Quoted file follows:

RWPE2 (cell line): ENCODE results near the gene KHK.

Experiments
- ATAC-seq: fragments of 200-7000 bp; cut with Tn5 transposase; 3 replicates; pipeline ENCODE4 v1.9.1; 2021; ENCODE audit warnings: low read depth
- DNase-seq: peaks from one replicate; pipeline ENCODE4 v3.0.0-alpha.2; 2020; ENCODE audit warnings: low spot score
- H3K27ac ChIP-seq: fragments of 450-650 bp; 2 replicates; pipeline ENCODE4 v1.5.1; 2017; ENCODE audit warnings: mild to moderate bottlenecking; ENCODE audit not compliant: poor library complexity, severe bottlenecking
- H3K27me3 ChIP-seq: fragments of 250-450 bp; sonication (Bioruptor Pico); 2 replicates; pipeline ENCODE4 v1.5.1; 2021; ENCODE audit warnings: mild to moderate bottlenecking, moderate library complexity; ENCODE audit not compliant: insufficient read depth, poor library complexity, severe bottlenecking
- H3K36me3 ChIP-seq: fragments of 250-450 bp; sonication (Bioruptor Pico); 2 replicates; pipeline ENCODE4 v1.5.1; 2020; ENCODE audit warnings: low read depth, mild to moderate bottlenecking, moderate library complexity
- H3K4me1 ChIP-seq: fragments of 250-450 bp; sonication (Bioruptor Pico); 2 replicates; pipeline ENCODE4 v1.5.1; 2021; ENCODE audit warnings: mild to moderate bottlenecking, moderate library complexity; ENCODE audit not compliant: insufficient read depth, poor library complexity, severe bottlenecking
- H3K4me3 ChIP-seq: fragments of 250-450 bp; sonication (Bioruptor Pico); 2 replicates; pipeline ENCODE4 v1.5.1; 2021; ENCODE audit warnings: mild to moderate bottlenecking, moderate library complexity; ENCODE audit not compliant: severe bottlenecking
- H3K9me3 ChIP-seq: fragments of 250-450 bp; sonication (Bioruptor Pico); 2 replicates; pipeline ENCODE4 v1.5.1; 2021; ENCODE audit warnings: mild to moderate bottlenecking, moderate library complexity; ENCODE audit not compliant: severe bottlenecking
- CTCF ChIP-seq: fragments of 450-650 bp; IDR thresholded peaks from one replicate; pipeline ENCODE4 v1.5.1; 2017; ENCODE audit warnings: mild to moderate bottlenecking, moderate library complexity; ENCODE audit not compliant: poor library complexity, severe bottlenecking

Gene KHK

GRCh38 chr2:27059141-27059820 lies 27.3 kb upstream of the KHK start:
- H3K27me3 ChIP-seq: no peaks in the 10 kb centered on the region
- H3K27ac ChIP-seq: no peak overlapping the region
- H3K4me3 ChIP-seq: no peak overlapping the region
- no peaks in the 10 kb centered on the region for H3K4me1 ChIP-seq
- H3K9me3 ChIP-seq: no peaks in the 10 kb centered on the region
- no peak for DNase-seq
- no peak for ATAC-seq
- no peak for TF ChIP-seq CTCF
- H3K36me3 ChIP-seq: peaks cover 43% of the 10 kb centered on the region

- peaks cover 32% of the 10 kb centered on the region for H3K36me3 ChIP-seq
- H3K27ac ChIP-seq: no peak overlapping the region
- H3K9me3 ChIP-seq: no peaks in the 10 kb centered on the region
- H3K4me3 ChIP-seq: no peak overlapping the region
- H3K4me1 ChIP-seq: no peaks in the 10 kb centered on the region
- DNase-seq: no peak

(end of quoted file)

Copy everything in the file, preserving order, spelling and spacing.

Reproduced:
RWPE2 (cell line): ENCODE results near the gene KHK.

Experiments
- ATAC-seq: fragments of 200-7000 bp; cut with Tn5 transposase; 3 replicates; pipeline ENCODE4 v1.9.1; 2021; ENCODE audit warnings: low read depth
- DNase-seq: peaks from one replicate; pipeline ENCODE4 v3.0.0-alpha.2; 2020; ENCODE audit warnings: low spot score
- H3K27ac ChIP-seq: fragments of 450-650 bp; 2 replicates; pipeline ENCODE4 v1.5.1; 2017; ENCODE audit warnings: mild to moderate bottlenecking; ENCODE audit not compliant: poor library complexity, severe bottlenecking
- H3K27me3 ChIP-seq: fragments of 250-450 bp; sonication (Bioruptor Pico); 2 replicates; pipeline ENCODE4 v1.5.1; 2021; ENCODE audit warnings: mild to moderate bottlenecking, moderate library complexity; ENCODE audit not compliant: insufficient read depth, poor library complexity, severe bottlenecking
- H3K36me3 ChIP-seq: fragments of 250-450 bp; sonication (Bioruptor Pico); 2 replicates; pipeline ENCODE4 v1.5.1; 2020; ENCODE audit warnings: low read depth, mild to moderate bottlenecking, moderate library complexity
- H3K4me1 ChIP-seq: fragments of 250-450 bp; sonication (Bioruptor Pico); 2 replicates; pipeline ENCODE4 v1.5.1; 2021; ENCODE audit warnings: mild to moderate bottlenecking, moderate library complexity; ENCODE audit not compliant: insufficient read depth, poor library complexity, severe bottlenecking
- H3K4me3 ChIP-seq: fragments of 250-450 bp; sonication (Bioruptor Pico); 2 replicates; pipeline ENCODE4 v1.5.1; 2021; ENCODE audit warnings: mild to moderate bottlenecking, moderate library complexity; ENCODE audit not compliant: severe bottlenecking
- H3K9me3 ChIP-seq: fragments of 250-450 bp; sonication (Bioruptor Pico); 2 replicates; pipeline ENCODE4 v1.5.1; 2021; ENCODE audit warnings: mild to moderate bottlenecking, moderate library complexity; ENCODE audit not compliant: severe bottlenecking
- CTCF ChIP-seq: fragments of 450-650 bp; IDR thresholded peaks from one replicate; pipeline ENCODE4 v1.5.1; 2017; ENCODE audit warnings: mild to moderate bottlenecking, moderate library complexity; ENCODE audit not compliant: poor library complexity, severe bottlenecking

Gene KHK

GRCh38 chr2:27059141-27059820 lies 27.3 kb upstream of the KHK start:
- H3K27me3 ChIP-seq: no peaks in the 10 kb centered on the region
- H3K27ac ChIP-seq: no peak overlapping the region
- H3K4me3 ChIP-seq: no peak overlapping the region
- no peaks in the 10 kb centered on the region for H3K4me1 ChIP-seq
- H3K9me3 ChIP-seq: no peaks in the 10 kb centered on the region
- no peak for DNase-seq
- no peak for ATAC-seq
- no peak for TF ChIP-seq CTCF
- H3K36me3 ChIP-seq: peaks cover 43% of the 10 kb centered on the region

- peaks cover 32% of the 10 kb centered on the region for H3K36me3 ChIP-seq
- H3K27ac ChIP-seq: no peak overlapping the region
- H3K9me3 ChIP-seq: no peaks in the 10 kb centered on the region
- H3K4me3 ChIP-seq: no peak overlapping the region
- H3K4me1 ChIP-seq: no peaks in the 10 kb centered on the region
- DNase-seq: no peak